Labor Economics: Theory, Institutions, and Public Policy

By Ray Marshall; Vernon M. Briggs Jr. | Go to book overview

CHAPTER 2
Labor and Industrialization

The conditions of work were transformed by the technological, social, political, and economic changes accompanying industrialization. Although industrialization is one of the modern world's most revolutionary phenomena, its impact on social institutions differs in different times and places, depending on the peculiarities of the society being transformed. This chapter outlines some of the main characteristics of industrialization, with emphasis on its importance for labor issues, and discusses some of the conditions of workers in contemporary industrializing societies.

The following chapter discusses some of the important changes that have eroded many of the basic features of industrialized economies, leading to what some call a postindustrial system, but which we prefer to call the international information society.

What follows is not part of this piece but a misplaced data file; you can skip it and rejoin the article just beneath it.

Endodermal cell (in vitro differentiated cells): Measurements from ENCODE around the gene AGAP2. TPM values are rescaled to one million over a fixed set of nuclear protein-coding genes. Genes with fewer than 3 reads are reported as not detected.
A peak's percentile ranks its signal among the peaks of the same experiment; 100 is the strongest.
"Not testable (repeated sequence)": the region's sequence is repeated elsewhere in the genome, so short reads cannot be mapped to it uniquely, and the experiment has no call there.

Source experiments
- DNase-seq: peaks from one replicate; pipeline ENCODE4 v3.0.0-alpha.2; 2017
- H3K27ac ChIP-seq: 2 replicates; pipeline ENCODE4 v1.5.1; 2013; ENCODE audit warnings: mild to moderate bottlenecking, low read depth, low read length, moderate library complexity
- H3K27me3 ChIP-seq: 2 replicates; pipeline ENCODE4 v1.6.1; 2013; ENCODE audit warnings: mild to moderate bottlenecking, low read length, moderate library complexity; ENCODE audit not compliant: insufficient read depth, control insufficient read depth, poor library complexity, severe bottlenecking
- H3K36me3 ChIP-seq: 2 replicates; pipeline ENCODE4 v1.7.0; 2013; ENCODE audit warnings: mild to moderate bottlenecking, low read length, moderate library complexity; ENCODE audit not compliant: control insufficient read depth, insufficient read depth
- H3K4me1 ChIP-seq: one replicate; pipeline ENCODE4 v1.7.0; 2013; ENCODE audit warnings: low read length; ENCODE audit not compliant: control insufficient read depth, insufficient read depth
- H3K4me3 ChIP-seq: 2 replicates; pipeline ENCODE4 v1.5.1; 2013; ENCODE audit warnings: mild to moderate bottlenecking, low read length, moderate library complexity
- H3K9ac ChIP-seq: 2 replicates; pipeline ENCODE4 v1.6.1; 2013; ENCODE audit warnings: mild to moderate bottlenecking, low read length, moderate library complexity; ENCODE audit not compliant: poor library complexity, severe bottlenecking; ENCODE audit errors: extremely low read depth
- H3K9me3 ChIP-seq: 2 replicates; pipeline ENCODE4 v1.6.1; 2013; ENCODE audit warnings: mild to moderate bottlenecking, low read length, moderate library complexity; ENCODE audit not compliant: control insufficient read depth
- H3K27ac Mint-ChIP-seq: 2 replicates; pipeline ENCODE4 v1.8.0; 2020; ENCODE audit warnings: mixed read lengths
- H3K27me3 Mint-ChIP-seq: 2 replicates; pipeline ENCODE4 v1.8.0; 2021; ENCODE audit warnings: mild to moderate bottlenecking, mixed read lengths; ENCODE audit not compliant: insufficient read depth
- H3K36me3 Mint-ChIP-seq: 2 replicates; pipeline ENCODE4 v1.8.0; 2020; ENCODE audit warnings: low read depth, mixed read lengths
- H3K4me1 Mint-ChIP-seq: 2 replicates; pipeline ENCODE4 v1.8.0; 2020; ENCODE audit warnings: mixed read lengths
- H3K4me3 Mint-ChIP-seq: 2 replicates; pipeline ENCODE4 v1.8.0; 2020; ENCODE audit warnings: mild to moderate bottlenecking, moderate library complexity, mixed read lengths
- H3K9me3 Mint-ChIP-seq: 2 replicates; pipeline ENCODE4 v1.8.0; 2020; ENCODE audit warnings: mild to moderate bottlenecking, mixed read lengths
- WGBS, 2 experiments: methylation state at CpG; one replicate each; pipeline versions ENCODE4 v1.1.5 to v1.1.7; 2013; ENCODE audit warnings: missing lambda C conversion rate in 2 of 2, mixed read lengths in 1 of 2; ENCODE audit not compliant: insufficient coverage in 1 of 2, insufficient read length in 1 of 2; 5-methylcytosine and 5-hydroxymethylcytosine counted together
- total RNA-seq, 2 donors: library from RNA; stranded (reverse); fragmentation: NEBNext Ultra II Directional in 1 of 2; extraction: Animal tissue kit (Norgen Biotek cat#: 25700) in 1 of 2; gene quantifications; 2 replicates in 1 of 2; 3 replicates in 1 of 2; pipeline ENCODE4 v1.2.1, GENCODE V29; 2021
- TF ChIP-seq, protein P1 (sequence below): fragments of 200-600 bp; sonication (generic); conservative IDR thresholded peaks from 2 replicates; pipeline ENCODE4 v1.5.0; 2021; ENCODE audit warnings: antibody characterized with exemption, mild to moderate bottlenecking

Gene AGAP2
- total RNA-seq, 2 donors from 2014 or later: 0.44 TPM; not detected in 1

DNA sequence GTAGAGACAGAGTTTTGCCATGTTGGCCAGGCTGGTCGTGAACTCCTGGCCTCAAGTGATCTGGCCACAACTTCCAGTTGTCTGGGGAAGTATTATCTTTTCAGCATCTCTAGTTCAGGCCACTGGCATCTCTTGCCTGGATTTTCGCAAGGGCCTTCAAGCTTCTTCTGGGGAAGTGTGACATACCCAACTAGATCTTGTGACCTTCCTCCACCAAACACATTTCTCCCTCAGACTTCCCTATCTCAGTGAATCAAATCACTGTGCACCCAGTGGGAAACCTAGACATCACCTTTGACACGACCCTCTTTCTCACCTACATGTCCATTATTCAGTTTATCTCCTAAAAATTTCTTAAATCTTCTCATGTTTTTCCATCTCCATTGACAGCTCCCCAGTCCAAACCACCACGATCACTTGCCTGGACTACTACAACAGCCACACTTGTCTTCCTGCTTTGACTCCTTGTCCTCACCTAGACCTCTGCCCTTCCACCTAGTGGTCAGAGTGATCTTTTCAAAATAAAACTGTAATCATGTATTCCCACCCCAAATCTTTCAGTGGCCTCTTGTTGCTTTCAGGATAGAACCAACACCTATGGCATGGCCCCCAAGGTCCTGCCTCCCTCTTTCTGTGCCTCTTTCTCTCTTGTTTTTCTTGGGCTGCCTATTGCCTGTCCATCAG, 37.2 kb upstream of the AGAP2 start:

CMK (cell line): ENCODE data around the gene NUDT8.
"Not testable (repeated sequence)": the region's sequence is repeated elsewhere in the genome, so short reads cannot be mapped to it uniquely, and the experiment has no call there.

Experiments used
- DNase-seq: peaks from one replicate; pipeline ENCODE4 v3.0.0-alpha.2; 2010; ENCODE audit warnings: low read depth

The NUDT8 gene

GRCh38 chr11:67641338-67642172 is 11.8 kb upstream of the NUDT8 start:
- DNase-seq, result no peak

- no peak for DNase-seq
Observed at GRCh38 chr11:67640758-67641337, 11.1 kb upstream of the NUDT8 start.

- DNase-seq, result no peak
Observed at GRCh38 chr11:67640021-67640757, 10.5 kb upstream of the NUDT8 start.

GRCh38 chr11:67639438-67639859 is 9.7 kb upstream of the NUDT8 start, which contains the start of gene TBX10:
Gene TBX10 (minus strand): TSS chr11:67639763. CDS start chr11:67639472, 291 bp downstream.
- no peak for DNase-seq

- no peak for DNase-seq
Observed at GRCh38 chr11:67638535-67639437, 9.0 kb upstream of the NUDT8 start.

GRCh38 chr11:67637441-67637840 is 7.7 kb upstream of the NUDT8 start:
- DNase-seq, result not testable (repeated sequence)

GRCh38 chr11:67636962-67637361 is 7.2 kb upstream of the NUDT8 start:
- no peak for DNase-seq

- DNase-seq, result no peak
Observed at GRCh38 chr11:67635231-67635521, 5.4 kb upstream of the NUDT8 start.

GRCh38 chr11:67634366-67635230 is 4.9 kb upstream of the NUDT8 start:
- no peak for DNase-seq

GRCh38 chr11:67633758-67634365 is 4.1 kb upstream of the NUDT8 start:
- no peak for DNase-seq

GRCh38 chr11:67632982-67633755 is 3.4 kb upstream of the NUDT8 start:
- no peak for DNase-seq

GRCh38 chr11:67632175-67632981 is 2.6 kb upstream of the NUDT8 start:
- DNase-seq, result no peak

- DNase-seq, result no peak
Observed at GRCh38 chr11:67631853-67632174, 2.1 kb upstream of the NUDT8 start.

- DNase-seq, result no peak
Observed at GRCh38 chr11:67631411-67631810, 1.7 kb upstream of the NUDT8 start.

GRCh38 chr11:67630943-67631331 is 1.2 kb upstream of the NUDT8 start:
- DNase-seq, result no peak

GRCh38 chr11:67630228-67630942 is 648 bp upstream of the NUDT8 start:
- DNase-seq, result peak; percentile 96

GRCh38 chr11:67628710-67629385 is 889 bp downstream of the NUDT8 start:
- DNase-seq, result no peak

THE NATURE OF INDUSTRIALIZING SOCIETIES

The first country to experience rapid industrialization was Great Britain during the last part of the 18th century. Rapid industrialization followed in the first half of the 19th century in France, Belgium, and the United States; it began about mid-century in Germany, the last quarter of the century in Sweden and Japan, and since that time in Australia, New Zealand, South Africa, and many Latin-American and eastern and southern European countries. Four eminent labor economists have noted that the industrial society tends everywhere to require broad ranges of skills and professional competence, widely distributed throughout the economy; to have dynamic, rapidly changing technologies; to be open societies, "inconsistent with the assignment of managers or workers to occupations or to jobs by traditional caste, racial groups, by sex or by family status"; to require educational systems to produce the skills and professions needed for its technology; to create increasing levels of general education; and to require the recruitment and structuring of work forces in order to meet labor and managerial requirements.1

Industrial societies also tend to be urbanized and to become increasingly complex, requiring an expansion of governmental functions to provide necessary infrastructure

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1
Clark Kerr, John T. Dunlop, Frederick Harbison, and Charles Myers, Industrialism and Industrial Man ( Cambridge, Mass.: Harvard University Press, 1960), p. 35.

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